No, this wasn't the offensive machine Fort Hays State so solidly had been in the first four games.
But Kansas University wasn't the same level of opponent the FHSU men's basketball team was used to playing against, either.
Instead of seeing 6-foot-6 post players like they normally do in Division Two, the Tigers instead had to find a way around the lanky arms of Kansas University's 6-11 center, David Padgett.
Fort Hays State (4-1) scored all of 40 points in an 80-40 loss Wednesday to the Jayhawks. It came after scoring 107, 92, 79 and 97 points in its first four games, all victories over lower-level teams.
Of course, the Tigers' bread and butter, pounding the ball inside, was impossible with Padgett, 6-9 senior Jeff Graves and 6-10 sophomore Moulaye Niang lurking in the paint. Those three combined for six blocked shots.
"Anytime we got the ball inside or had a nice drive to the basket, we just couldn't finish," FHSU coach Mark Johnson said. "When you can't score around the basket, you better hit your shots."
The Tigers shot just 29 percent from the field in the first half and bumped their number up to 32.7 percent for the game after a decent run to close the contest against KU's practice players.
The Tigers didn't hit the 30-point plateau until there was 4:44 left.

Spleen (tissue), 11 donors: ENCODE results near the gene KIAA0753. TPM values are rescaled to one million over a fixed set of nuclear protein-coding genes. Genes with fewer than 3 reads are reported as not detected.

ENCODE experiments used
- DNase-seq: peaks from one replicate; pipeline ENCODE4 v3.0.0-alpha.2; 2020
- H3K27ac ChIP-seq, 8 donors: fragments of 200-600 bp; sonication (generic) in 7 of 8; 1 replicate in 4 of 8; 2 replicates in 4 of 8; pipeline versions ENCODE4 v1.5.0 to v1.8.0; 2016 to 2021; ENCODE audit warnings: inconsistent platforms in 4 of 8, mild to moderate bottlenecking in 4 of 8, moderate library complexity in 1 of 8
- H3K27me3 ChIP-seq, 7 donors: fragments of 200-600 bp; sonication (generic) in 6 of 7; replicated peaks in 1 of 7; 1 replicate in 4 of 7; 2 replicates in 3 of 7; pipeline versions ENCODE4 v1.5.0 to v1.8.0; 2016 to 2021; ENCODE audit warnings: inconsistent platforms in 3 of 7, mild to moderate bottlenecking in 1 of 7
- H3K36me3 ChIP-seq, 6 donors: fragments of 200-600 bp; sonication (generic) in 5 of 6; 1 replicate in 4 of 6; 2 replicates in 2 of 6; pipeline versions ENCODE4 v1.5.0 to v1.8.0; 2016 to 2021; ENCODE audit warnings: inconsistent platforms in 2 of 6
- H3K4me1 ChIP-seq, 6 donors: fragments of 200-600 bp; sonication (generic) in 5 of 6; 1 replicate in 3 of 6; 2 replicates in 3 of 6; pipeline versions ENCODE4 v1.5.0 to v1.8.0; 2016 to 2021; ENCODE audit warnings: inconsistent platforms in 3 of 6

They scored 10 points in the first 15 minutes of the second half.
They were down 12-0 before Dontaz Dean scored the team's first two points.
The list of offensive futility goes on and on.
"The majority of the credit has to go to KU's defense," Johnson said. "They came out and made it difficult for us to score baskets."
Especially Padgett, who contributed eight rebounds, four blocked shots and a steal to go along with a game-high 19 points. Three of his blocked shots were in the first five minutes of the game, before the Tigers realized they needed another method of scoring.
"He's the next in a line of big guys that KU brings in," Johnson said. "We tried to come down hard on him, but it didn't matter. He's just so skilled."
All in all, it was a great experience for the FHSU players. Most never had played in historic Allen Fieldhouse before.
The game was a different story, though.
"We're not going to play another team this year that's that big and that physical," Johnson said. "If we can handle this pressure, and get practicing with this, it's only going to make us better when we start playing again in Division Two."